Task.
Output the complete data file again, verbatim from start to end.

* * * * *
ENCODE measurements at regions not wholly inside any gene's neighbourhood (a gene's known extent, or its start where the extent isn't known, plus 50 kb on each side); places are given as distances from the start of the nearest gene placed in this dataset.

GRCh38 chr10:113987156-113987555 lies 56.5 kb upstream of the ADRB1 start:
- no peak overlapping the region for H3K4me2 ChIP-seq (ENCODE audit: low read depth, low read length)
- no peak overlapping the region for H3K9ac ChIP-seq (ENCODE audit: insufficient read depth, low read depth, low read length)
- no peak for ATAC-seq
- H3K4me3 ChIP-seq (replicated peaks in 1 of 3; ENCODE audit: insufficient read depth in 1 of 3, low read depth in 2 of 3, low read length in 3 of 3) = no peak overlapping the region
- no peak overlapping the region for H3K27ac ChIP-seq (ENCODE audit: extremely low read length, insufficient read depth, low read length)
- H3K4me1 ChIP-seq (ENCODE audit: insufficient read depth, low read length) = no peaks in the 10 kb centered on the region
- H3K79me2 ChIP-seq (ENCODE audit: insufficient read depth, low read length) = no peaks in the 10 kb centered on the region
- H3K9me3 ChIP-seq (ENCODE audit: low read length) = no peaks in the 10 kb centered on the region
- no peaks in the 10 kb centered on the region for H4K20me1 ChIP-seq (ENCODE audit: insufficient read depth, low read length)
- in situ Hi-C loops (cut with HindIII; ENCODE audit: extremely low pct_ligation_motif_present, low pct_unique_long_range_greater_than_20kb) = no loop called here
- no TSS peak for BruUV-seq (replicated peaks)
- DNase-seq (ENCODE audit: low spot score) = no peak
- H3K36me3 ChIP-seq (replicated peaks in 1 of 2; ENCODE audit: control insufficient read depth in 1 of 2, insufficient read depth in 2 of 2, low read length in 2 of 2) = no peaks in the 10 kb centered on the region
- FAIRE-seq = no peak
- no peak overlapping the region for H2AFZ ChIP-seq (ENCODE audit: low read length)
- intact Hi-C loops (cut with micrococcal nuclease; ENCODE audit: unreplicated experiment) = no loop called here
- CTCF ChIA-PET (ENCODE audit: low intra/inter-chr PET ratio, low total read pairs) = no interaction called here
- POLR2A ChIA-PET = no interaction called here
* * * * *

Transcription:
ENCODE measurements at regions not wholly inside any gene's neighbourhood (a gene's known extent, or its start where the extent isn't known, plus 50 kb on each side); places are given as distances from the start of the nearest gene placed in this dataset.

GRCh38 chr10:113987156-113987555 lies 56.5 kb upstream of the ADRB1 start:
- no peak overlapping the region for H3K4me2 ChIP-seq (ENCODE audit: low read depth, low read length)
- no peak overlapping the region for H3K9ac ChIP-seq (ENCODE audit: insufficient read depth, low read depth, low read length)
- no peak for ATAC-seq
- H3K4me3 ChIP-seq (replicated peaks in 1 of 3; ENCODE audit: insufficient read depth in 1 of 3, low read depth in 2 of 3, low read length in 3 of 3) = no peak overlapping the region
- no peak overlapping the region for H3K27ac ChIP-seq (ENCODE audit: extremely low read length, insufficient read depth, low read length)
- H3K4me1 ChIP-seq (ENCODE audit: insufficient read depth, low read length) = no peaks in the 10 kb centered on the region
- H3K79me2 ChIP-seq (ENCODE audit: insufficient read depth, low read length) = no peaks in the 10 kb centered on the region
- H3K9me3 ChIP-seq (ENCODE audit: low read length) = no peaks in the 10 kb centered on the region
- no peaks in the 10 kb centered on the region for H4K20me1 ChIP-seq (ENCODE audit: insufficient read depth, low read length)
- in situ Hi-C loops (cut with HindIII; ENCODE audit: extremely low pct_ligation_motif_present, low pct_unique_long_range_greater_than_20kb) = no loop called here
- no TSS peak for BruUV-seq (replicated peaks)
- DNase-seq (ENCODE audit: low spot score) = no peak
- H3K36me3 ChIP-seq (replicated peaks in 1 of 2; ENCODE audit: control insufficient read depth in 1 of 2, insufficient read depth in 2 of 2, low read length in 2 of 2) = no peaks in the 10 kb centered on the region
- FAIRE-seq = no peak
- no peak overlapping the region for H2AFZ ChIP-seq (ENCODE audit: low read length)
- intact Hi-C loops (cut with micrococcal nuclease; ENCODE audit: unreplicated experiment) = no loop called here
- CTCF ChIA-PET (ENCODE audit: low intra/inter-chr PET ratio, low total read pairs) = no interaction called here
- POLR2A ChIA-PET = no interaction called here